October 30, 2005

An Extra Hour for Complaining

I WAS IN a rare good mood today. The sun was out when I woke up, and it was a nice, crisp, clear day -- perfect for football, outdoor activities, and what have you. Plus, I got an extra hour of sleep because last night, we switched from Daylight Saving Time back to Standard Time, and that kicked ass.

Unfortunately, the sun set at 4:40 p.m. today, and that gave me plenty of time to stew. In this first evening back on Standard Time, in the wretched darkness that serves as a harbinger of winter's hideous polar gloom, I realized I had no reason to be happy. After all, I hadn't gained anything over the interceding six months except two weeks of headaches, misery and anguish stemming from the first time change. Now, I'm supposed to be happy because I got an hour -- an hour stolen from me in the first place -- back?

Sure, maybe I'm getting too worked up about this, but I've hated Daylight Saving Time for a long while. It increases traffic accidents, reduces productivity, and contributes to fatigue, nausea, indigestion, gum disease and ennui. At least that's what generally what happens to me. In rare cases, I'm sure Daylight Saving Time also causes gout, rheumatic fever and typhus, just due to the stress of having one's sleep patterns disrupted. If you don't believe that DST causes big trouble, just look at the University of Indiana's football team, which is 1-4 in Big Ten play.

In my own case, my hate for DST stems from my childhood in Kalamazoo, Mich., when the sky would routinely stay light until 9, 9:30 or even 10 p.m. around the start of summer. This screwed up my sleep patterns, and as a boy I recall going to bed when it was light out quite a lot. Admittedly, this happened because we were on the far western end of the Eastern time zone. But that also meant a lot of long dark mornings, particularly at the start of DST in the early spring.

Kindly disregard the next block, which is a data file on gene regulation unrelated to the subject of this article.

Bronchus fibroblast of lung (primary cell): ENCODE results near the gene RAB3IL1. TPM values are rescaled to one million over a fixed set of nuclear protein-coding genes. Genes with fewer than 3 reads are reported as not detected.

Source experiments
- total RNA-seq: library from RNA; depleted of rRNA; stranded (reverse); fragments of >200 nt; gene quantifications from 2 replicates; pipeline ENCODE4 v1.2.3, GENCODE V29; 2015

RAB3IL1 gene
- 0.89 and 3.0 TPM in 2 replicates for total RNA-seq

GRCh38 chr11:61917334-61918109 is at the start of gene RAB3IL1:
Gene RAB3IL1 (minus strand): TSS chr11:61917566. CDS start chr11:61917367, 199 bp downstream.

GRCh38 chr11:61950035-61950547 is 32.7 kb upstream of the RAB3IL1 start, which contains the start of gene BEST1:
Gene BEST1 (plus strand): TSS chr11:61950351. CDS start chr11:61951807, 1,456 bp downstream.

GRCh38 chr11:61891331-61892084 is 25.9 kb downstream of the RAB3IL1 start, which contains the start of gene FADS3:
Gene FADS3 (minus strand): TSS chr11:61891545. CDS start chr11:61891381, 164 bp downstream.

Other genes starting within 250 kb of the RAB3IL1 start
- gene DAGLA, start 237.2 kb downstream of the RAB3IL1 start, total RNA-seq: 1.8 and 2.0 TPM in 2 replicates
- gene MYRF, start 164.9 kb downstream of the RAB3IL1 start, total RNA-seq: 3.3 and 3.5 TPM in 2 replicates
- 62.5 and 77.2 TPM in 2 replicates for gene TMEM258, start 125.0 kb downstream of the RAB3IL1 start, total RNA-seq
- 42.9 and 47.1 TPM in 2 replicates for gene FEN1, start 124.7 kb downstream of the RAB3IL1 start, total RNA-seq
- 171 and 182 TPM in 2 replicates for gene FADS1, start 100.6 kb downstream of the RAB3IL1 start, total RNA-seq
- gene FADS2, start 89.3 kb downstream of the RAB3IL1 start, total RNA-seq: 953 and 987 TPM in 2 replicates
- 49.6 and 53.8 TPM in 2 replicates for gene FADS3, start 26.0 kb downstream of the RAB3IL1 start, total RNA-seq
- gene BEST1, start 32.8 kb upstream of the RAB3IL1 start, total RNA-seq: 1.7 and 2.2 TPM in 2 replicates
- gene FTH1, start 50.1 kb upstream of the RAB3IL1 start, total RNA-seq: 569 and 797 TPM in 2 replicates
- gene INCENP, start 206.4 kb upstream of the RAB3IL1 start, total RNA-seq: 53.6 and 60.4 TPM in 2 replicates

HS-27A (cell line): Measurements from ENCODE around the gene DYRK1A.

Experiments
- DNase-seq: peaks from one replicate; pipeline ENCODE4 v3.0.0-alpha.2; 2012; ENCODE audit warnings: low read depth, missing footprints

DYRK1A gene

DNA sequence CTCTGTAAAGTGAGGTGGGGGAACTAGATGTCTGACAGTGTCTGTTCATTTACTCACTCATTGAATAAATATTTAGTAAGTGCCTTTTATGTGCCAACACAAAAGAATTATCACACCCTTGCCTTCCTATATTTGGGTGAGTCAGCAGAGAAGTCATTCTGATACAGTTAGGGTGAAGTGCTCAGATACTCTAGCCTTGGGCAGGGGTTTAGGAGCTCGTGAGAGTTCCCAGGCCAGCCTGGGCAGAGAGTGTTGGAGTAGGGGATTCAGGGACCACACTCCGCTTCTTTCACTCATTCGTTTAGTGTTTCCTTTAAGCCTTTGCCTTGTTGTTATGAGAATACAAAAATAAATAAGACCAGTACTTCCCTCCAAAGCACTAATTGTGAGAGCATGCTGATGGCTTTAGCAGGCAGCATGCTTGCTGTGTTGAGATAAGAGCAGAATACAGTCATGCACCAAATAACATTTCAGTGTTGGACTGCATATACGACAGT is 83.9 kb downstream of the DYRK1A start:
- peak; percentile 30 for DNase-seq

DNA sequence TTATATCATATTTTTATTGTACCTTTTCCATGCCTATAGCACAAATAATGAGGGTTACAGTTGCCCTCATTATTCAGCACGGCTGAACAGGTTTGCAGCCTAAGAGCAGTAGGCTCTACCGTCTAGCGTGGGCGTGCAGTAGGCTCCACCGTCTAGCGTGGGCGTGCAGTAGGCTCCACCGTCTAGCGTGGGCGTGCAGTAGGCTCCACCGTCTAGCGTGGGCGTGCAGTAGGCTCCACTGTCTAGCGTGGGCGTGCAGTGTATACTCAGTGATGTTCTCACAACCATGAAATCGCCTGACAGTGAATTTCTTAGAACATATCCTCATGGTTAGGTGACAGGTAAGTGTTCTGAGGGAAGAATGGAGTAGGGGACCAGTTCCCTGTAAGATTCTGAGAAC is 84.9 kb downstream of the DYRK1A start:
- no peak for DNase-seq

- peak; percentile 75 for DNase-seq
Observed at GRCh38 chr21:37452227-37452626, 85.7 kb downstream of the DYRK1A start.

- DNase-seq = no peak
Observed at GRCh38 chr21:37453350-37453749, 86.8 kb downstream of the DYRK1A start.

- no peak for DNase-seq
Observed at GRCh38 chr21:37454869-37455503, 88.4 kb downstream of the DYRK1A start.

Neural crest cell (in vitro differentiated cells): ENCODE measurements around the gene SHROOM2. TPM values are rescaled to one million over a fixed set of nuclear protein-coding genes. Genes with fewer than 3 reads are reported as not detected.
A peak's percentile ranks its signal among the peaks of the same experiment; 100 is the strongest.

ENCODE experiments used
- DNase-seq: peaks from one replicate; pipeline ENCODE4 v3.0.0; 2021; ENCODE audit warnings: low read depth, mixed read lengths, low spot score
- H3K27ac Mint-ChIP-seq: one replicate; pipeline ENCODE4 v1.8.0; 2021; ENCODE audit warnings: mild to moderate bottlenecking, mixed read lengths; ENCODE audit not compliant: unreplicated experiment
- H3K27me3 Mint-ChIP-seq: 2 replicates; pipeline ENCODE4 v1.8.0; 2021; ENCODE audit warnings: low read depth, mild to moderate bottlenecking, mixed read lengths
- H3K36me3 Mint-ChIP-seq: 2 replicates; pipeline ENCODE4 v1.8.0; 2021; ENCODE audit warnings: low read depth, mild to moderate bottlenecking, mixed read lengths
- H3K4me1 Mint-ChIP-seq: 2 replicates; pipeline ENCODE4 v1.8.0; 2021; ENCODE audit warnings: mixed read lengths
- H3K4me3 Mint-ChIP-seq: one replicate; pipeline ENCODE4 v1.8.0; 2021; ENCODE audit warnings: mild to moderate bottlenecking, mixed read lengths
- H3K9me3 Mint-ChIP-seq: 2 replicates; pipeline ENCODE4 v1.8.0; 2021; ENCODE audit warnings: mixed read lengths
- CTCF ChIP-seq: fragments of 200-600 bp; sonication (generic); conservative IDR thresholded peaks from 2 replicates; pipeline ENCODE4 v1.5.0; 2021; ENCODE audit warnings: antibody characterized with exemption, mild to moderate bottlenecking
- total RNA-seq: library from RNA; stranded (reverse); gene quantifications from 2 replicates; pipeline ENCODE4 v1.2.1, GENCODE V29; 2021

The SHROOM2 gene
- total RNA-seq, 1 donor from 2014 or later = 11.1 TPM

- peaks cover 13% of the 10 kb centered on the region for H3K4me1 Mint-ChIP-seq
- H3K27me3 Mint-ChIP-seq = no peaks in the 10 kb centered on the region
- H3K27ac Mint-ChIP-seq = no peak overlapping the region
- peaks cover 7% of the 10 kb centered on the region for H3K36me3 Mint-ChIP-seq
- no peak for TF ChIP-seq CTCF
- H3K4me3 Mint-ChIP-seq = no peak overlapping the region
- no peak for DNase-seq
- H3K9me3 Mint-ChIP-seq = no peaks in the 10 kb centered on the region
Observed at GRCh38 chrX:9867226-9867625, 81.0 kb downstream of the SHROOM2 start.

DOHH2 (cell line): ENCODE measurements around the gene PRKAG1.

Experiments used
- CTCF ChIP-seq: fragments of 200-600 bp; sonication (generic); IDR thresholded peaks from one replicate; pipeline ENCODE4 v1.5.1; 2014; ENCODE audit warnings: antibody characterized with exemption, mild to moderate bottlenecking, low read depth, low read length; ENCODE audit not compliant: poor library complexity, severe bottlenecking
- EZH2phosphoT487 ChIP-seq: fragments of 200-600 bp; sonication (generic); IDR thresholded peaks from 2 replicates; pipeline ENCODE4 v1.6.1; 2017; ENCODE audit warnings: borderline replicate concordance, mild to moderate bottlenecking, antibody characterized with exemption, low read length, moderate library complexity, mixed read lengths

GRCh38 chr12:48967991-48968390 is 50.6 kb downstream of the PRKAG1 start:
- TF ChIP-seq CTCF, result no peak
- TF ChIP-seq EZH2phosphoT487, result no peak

Now that we're back on standard time, and I'm here in New Hampshire, I have the opposite problem. I pretty much wake up with the sun every day, but the sun sets before 5 p.m. By the time winter rolls around, it will practically set about 4 p.m. This results in reduced productivity and contributes to fatigue, nausea, indigestion, gum disease and ennui.

I don't think it's too much to ask that I only go through just one misery-inducing seasonal experience each year. I'm just saying.

Posted by Benjamin Kepple at October 30, 2005 11:07 PM | TrackBack


You realize Bloomington, IN does not observe Daylight Savings Time, correct? Only Indiana's suburbs of Chicago are in Central Time and do participate in the switcheroo.

Posted by: simon from jersey at October 31, 2005 03:10 PM


Yeah, but think of all the traveling the University of Indiana players must do. That's sure to screw up their internal clocks and DST must make it worse. Somehow.

Posted by: Benjamin Kepple at October 31, 2005 06:57 PM